The Best of Times
Most Disney veterans can tell you, in no uncertain terms, that some times are much better than others to visit the "World." Of course, you may have little choice as to when you visit Walt Disney World. Still, it can't hurt to know what to expect, and if you're fortunate enough to make your own schedule, here's a little help for making up your mind.
There are many factors that may affect your decision. On your left is an overview of some of the most important: park operating schedules, attendance, lodging rates, and weather and climatic conditions. Just for fun we even tossed in a few links that will help you pick the perfect night for a moonlight stroll.
|Park Operating Hours Theme
parks operating hours vary throughout the year, based on attendance levels, day of the
week, special occasions and the hours of sunrise and sunset. The safest thing for us to do
is point you towards Disney's official web site for the schedule. Once there, select which park schedule(s) you wish to see,
and which month you want to view. Each date on the calendar has a hyperlink to display the
parades, fireworks and special events that will be occurring that day. Unfortunately,
Disney doesn't post the detailed schedule more than a few months in advance, but their
site still gives you a good idea of what to expect down the road.
Crowds As popular as Walt Disney World is, a chart of the fluctuations in crowd levels still looks like a roller coaster ride. The peaks and valleys are fairly predictable, though. The week from Christmas to New Years is by far the most popular. Easter break, July 4th, Memorial Day and Thanksgiving Day follow close on its heels. Crowds are at their lowest in January and early February; the weeks between Labor Day and Columbus Day; and in the weeks between Thanksgiving and Christmas. Peak season for out-of-state vacationers runs between mid-February and mid-April, and the local Florida crowds are out in force during the traditional summer vacation months.
Cost Rates at the Disney resort hotels follow a four season schedule. Peak Season, when the Snow Birds are flocking South, runs from mid-February until the last week in April. Although theme park attendance during Regular Season (end of April through Labor Day for Moderate and Value resorts, end of April through July 4 for Deluxe and Home Away From Home resorts) is comparable to that of Peak Season, the heat of summer chases the Snow Birds away, reducing the demand for resort rooms. Value Season runs from Labor Day through mid-February for Value and Moderate resorts, and from July 4 through mid-February for Home Away From Home resorts. All resorts return to Regular Season pricing for the month of October (a popular time for visitors from the UK and conventioneers), and rates take a brief, meteoric rise for Christmas/New Years Week (also known as Holiday Season, the most expensive week of the year).
Weather The weather in Florida follows a very predictable curve--hot and rainy in summer, and progressively cooler and drier as you move towards the winter months. Summer rains tend to be brief and hard. Always carry raingear, but if you're at all patient the sun will start shining again, and the parks may be nearly empty of guests. Summer high temperatures are in the low 90's, with evening temperatures around 70. Winter highs are around 70, but be prepared for evening temperatures in the 40's or 50's, and when it does rain you can get chilled to the bone.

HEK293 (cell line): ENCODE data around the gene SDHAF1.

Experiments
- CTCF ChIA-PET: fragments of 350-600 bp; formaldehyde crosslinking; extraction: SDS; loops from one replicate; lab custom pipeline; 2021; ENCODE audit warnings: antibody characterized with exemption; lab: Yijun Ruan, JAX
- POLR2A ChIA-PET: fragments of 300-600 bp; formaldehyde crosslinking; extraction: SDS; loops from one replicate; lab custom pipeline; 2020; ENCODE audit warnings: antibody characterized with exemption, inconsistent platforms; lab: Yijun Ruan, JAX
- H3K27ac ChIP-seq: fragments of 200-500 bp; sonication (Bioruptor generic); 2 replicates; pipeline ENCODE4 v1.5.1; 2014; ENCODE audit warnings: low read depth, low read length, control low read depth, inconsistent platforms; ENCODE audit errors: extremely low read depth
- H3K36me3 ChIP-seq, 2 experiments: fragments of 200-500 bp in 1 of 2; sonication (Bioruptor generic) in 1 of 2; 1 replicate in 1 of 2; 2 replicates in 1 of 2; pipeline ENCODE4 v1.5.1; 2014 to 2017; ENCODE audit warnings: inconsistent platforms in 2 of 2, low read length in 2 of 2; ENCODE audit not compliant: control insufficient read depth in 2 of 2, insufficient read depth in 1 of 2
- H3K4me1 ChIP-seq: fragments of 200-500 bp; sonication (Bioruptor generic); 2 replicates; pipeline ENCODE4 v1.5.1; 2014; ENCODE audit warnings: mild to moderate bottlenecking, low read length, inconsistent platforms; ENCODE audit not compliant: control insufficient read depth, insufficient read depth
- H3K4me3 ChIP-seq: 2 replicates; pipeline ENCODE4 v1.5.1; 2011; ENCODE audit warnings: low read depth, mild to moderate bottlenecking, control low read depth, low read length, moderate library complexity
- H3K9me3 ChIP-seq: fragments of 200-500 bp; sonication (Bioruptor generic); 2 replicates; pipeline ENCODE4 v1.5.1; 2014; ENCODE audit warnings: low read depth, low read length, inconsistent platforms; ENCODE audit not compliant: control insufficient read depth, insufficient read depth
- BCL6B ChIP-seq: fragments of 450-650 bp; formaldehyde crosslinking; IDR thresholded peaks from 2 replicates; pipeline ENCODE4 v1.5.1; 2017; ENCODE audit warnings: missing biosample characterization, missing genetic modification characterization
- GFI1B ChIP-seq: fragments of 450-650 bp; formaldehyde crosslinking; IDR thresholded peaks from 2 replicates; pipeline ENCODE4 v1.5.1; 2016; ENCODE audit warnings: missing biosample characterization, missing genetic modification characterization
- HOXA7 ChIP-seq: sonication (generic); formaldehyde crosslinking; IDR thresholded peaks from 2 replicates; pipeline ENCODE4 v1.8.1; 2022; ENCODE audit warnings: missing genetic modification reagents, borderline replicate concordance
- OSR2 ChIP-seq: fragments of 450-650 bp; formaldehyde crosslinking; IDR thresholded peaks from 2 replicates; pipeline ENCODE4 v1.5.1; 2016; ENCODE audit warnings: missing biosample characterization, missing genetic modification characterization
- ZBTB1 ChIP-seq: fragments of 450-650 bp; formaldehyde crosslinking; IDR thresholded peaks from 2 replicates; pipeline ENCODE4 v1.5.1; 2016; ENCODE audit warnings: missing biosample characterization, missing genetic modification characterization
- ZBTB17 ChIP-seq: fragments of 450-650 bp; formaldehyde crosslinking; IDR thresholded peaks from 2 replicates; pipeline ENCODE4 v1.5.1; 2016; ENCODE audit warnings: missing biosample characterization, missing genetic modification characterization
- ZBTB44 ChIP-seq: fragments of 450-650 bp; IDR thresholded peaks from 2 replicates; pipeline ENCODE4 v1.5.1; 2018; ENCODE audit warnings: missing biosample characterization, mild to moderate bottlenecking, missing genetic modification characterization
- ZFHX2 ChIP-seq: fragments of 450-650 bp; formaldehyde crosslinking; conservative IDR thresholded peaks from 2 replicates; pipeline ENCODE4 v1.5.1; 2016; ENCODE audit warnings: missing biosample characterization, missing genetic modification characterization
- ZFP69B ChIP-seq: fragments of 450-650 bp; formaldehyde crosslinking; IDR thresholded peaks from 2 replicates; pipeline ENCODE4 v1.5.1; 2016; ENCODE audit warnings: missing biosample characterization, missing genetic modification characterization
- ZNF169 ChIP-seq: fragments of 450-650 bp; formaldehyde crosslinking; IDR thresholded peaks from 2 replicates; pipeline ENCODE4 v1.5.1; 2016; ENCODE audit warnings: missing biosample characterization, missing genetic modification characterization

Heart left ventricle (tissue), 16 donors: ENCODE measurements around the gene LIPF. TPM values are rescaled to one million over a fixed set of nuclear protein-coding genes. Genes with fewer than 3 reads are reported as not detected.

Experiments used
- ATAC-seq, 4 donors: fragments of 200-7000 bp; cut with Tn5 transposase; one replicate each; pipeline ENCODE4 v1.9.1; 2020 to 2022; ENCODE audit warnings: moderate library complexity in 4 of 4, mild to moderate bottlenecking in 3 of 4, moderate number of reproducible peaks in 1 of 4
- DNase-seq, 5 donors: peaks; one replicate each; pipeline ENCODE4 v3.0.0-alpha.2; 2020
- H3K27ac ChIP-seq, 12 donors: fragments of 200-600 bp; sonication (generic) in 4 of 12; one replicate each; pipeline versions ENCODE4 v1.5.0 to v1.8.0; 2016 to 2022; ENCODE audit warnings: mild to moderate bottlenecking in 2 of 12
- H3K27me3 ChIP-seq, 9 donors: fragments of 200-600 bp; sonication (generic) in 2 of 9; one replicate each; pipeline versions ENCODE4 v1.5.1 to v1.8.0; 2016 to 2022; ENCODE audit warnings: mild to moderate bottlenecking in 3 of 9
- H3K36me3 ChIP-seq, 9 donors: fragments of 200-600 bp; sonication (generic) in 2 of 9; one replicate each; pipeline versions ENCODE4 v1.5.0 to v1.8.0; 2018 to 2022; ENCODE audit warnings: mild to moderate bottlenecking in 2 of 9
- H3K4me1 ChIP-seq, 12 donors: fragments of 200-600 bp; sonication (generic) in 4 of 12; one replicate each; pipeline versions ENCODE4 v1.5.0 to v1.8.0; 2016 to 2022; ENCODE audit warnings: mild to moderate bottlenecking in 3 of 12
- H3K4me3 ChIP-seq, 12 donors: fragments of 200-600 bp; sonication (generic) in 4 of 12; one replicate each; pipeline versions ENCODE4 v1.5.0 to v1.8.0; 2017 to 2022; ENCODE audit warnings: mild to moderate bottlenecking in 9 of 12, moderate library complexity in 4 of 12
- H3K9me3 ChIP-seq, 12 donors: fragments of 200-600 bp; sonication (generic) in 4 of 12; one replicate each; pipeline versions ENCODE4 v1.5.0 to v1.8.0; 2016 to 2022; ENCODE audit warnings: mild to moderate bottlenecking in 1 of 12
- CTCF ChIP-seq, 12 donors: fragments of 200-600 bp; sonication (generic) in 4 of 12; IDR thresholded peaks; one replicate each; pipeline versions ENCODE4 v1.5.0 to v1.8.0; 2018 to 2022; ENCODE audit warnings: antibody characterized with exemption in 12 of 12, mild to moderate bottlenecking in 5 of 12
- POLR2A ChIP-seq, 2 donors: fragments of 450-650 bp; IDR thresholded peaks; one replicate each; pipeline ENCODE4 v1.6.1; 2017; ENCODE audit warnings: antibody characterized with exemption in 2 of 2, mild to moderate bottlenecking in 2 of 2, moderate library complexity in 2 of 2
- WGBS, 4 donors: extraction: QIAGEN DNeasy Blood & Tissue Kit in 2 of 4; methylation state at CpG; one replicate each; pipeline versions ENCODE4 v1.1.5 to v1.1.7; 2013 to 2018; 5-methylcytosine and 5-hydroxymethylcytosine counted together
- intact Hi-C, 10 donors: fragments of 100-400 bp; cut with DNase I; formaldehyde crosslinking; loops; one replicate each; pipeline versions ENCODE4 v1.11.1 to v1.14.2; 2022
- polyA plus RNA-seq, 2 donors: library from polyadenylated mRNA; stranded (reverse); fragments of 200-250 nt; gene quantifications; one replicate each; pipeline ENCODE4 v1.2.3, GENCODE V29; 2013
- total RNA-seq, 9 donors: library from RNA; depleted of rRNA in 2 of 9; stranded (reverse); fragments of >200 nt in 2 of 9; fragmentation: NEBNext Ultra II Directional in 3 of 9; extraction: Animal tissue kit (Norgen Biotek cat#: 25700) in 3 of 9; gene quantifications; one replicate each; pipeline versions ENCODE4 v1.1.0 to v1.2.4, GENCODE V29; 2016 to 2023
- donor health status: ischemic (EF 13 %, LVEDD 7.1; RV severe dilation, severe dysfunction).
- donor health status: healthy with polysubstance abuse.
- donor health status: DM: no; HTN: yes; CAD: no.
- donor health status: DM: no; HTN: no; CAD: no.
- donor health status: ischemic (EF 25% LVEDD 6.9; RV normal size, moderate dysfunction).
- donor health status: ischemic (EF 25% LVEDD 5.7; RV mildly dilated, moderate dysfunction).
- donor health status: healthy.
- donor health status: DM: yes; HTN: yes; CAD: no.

Here are some weather and climate resources you may find useful as you make your plans and just before you head towards Orlando:
Current Weather in Orlando, courtesy of the Weather Underground
Long-Range Forecast from Intellicast
Very Long-Range Weather Forecast from the Old Farmer's Almanac
Historical Weather Conditions in Orlando, courtesy of the Weather Underground. Select a specific date, and get the lowdown.
Monthly Average Temperature and Rainfall, courtesy of The Weather Channel
Sunburn? In Florida? Say it ain't so! NOAA, the National Oceanic and Atmospheric Administration offers charts of the UV (ultraviolet) index for various cities. Here's the 1977 annual UV chart for Tampa Bay, which isn't all that far from Orlando. It's a fair representation of what you can expect.
If your Disney plans include fireworks, a romantic moonlight stroll or an early-morning trek to Animal Kingdom, you'll want the lowdown on sunrise, sunset, full moons and other heavenly objects. (Our thanks to Jean Fuentes for passing along these links.)
Sun and Moon Data for One Day, courtesy of the U.S. Naval Observatory, computed for the location of your choice (including Lake Buena Vista, Florida) View the times for morning and evening twilight, sunrise, sunset, moonrise, moonset, the phase of the moon and the date of the next full moon all on one easy-to-read form.
Sun or Moon Rise/Set Tables for One Year, computed for the location of your choice. These tables show the whole year at a glance, but they're a bit hard to read and are not adjusted for Daylight Savings time. Select the year, and the kind of table (sunrise/sunset, moonrise/moonset, civil twilight, nautical twilight, or astronomical twilight.) Civil twilight gives you enough light to see by, while astronomical twilight is nearly dark.
US Naval Observatory Astronomical Applications Data Services If you love watching the skies, try this page. It includes the two previous sun and moon resources, plus lots more on moon illumination, eclipses, the position of the sun, major solar system bodies and bright stars (is that Venus rising behind Cinderella Castle?), and a good bit more.